Quotes about Arizona Sky & Clouds

And me — I was glowing as brightly as the warm Arizona evening. Pink clouds were striped across the twilight sky. It was country to fall in love with. ~David Gerrold, The Martian Child, 2002

What ideal, immutable Platonic cloud could equal the beauty and perfection of any ordinary everyday cloud floating over, say, Tuba City, Arizona, on a hot day in June? ~Edward Abbey

Apart in my rock-hewn pathway, where the great cliffs shut me in,
The storm-swept clouds were my brethren, and the stars were my kind and kin.
~Sharlot Mabridth Hall (1870–1943), “The Song of the Colorado,” Cactus and Pine: Songs of the Southwest, 1910

      The great epics of man and his love of the sublime in nature involve the sky, the sea, the desert and the mountains. They are the great soul stirrers. If you imagine the heavens to be an inverted sea of blue, a measure of each soul stirrer is in every Arizona skyscape, whether the mood is fair or stormy, by day or by night, the celestial kaleidoscope above you shifts perpetually into an infinite spectacle of never repeated masterpieces. Immensity, space and magnitude create a peculiar beauty not found anywhere else on this planet…
      There are no rehearsals for Nature’s celestial tableau. Whether it be one golden sunshaft shot through the cloud canyons, the gentle kiss of dawn’s first light, the passionate crescendo of an October sunset, or the requited beauty of a rainbow after the storm, one thing is sure as heaven itself — no computer yet designed can see, register and express the color, mood and beauty of even one square inch of this vast enchanted land. Only man has this God given gift. ~Jose Izuela, “The Soul Stirring Skies of Arizona,” Arizona Highways, April 1971

Bonfires of the evening sun
Merge in final unquenched glory
From horizon up to heaven,
While grotesque saguaro fingers
Paint lofty silhouettes against the sky.
~Helen Castle, “Saguaro at Sunset,” in Arizona Highways, March 1973

The skies and clouds of Arizona are the two great elements which set this land apart from any other part of the world… There is nothing unique or remarkable about the clouds in the skyscapes of our Southwest. They are the same clouds that come and go to and from other places, except light, color background and the arrangement of earthbound elements. The compositions vary from hour to hour, day to day, season to season depending on the temper of the sun, the position of the clouds and the pattern and formations of the landscape. ~Jose Izuela, “The Soul Stirring Skies of Arizona,” Arizona Highways, April 1971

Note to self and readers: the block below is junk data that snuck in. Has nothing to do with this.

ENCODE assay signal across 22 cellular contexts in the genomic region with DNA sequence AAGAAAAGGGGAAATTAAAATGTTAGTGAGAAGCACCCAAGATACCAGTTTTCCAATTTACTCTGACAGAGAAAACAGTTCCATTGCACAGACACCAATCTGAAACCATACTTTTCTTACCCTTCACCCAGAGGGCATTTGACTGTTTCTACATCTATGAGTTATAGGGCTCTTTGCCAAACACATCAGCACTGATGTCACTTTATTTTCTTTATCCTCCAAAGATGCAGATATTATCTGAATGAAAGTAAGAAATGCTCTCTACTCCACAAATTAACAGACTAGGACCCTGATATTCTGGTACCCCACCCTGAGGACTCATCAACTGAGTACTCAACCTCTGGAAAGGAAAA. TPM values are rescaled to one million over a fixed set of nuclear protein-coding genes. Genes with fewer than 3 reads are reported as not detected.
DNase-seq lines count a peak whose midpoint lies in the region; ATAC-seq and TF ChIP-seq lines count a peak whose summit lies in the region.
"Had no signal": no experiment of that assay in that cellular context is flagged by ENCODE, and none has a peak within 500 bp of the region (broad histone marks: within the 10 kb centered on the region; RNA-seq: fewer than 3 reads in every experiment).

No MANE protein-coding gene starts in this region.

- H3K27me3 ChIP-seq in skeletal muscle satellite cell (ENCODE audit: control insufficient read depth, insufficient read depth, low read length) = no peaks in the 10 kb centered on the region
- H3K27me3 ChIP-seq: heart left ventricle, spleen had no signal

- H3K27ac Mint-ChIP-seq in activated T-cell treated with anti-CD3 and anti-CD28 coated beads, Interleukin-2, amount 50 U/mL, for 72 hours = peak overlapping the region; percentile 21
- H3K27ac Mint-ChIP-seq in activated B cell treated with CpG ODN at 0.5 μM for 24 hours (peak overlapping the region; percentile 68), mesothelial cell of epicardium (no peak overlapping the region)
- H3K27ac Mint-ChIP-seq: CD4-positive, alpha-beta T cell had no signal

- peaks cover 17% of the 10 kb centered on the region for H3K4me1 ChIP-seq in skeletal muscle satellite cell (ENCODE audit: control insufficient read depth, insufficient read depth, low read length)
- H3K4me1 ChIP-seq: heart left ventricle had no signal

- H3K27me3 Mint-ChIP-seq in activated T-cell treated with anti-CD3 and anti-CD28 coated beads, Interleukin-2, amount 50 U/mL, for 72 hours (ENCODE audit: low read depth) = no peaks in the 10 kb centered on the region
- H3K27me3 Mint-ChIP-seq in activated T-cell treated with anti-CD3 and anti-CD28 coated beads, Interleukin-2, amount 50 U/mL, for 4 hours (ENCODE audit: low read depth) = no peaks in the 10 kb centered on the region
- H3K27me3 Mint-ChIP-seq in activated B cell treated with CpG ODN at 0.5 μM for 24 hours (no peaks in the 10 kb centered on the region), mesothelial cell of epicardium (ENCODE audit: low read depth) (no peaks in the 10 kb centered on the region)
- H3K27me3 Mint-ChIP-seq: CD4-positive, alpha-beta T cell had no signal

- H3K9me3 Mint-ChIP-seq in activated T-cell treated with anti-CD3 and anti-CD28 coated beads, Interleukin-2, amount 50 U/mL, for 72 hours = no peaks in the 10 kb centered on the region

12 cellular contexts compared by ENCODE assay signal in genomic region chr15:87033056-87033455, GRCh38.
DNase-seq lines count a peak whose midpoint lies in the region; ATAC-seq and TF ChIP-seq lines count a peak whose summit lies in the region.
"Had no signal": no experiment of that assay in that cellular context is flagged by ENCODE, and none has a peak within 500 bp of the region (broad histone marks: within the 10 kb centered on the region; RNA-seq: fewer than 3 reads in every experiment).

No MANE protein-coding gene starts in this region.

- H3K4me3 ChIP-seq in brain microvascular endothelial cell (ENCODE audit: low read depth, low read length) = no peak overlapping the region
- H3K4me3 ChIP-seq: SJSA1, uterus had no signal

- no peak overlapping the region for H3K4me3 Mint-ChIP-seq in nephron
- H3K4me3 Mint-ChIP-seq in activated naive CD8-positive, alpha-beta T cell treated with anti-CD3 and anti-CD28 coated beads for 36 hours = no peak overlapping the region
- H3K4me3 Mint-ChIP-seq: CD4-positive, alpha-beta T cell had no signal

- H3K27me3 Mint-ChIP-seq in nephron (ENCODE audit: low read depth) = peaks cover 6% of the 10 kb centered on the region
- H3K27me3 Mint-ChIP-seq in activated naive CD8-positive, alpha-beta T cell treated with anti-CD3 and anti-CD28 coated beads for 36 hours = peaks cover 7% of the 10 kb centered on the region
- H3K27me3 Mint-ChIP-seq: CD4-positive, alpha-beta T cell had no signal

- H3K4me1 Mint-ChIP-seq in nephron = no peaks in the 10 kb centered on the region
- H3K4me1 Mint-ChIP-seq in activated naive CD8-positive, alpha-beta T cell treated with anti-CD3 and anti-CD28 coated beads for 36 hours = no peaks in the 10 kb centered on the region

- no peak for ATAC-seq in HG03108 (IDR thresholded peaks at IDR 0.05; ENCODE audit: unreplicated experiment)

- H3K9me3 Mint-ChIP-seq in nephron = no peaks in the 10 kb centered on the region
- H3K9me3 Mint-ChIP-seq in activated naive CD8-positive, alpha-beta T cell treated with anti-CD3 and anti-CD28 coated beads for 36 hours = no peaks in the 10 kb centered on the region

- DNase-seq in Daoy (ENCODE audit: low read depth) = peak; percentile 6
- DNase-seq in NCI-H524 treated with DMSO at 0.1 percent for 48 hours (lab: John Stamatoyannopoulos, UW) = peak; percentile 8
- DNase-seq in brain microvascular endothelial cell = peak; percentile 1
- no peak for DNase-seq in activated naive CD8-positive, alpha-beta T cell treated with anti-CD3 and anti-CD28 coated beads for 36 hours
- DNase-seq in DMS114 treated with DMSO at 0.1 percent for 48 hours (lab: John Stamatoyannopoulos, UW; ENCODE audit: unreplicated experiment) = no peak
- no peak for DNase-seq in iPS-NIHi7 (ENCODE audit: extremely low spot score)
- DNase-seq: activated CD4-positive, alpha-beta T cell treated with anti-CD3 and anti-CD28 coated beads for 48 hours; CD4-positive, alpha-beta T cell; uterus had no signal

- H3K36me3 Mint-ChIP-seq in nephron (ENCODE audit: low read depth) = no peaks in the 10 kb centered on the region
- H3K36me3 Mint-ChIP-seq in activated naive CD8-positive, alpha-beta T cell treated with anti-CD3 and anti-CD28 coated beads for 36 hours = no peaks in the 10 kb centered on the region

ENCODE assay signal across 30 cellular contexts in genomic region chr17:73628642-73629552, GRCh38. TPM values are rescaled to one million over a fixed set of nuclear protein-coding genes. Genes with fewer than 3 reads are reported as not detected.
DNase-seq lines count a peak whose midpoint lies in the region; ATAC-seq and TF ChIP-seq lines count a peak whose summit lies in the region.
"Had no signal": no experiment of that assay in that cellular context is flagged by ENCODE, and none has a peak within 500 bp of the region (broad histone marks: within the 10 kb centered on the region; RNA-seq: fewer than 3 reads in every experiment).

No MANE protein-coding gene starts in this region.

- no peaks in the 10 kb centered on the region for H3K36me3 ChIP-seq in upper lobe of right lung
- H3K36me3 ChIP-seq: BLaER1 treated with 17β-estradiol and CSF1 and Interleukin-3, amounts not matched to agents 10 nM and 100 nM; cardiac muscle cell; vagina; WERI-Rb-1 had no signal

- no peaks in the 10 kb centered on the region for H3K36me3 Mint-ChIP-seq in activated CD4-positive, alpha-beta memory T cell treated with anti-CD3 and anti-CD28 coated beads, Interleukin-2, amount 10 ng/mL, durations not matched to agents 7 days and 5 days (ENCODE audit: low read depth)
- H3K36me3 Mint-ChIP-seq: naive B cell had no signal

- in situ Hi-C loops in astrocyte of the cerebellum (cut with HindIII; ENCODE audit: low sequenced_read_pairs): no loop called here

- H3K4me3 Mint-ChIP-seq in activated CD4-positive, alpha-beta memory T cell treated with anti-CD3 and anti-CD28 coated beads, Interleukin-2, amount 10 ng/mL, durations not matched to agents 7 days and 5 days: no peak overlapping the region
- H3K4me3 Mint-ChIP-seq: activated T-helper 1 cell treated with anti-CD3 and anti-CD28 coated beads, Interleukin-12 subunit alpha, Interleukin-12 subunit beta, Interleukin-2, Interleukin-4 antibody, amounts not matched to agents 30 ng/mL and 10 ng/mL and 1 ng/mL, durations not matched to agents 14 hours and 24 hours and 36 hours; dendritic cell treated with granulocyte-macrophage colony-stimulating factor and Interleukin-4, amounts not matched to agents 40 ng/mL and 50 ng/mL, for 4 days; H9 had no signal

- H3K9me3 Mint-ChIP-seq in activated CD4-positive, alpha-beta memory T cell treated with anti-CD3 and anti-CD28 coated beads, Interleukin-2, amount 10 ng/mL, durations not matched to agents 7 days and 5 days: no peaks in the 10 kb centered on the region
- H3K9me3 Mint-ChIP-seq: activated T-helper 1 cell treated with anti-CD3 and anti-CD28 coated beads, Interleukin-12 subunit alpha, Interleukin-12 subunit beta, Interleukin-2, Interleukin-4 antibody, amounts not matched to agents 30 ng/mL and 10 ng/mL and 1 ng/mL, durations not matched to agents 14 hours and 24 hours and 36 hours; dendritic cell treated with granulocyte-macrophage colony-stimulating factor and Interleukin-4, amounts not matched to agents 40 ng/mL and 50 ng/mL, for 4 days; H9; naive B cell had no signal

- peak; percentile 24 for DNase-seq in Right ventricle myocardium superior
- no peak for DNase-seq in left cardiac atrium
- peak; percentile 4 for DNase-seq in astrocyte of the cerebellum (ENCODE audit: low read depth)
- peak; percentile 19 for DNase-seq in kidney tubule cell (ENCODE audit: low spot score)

[A] broken reef of purple clouds appeared beaten upon by contending tides of silver and rose. Through a ragged rent the sinking sun sent shafts of radiant light down behind the horizon. In the east the panorama was no less striking and beautiful. The desert sent its walls and domes and monuments of red rock far up into the sky of gorgeous pink and white clouds. ~Zane Grey, The Water Hole, 1927

It was now morning, and, with the customary lack of dawn which is a startling characteristic of Arizona, it had become daylight almost without warning. ~Edgar Rice Burroughs, A Princess of Mars, 1917

the seam between desert and night
glows pastel to neon to clear blue light
~Terri Guillemets, “Phoenix sunrise,” 1996

Sunset fell… The red and golden rays of sunlight swept down over it, spreading light over the desert. ~Zane Grey, The Water Hole, 1927

In that hushed and breathless moment when day is almost done, and the trees of the forest are filled with mysterious colors that have no name, clouds descend the stairway of the sky to mingle with the mountain peaks. From the copper canyons of the west they steal the glowing embers of the dying sun, and scatter them in blazing climax to light camp fires in the sky. ~John Martin Scott, “Vagabonds of the Sky…The Aquarians,” in Arizona Highways, August 1972

Under clouds and oppressive heat the sky often glows with carmines, chrome-yellows, magentas, pinks, grays, and browns and at times these are reflected on the desert floor till it becomes a symphony of color. ~Arizona: A State Guide, compiled by Workers of the Writers’ Program of the Work Projects Administration in the State of Arizona, 1940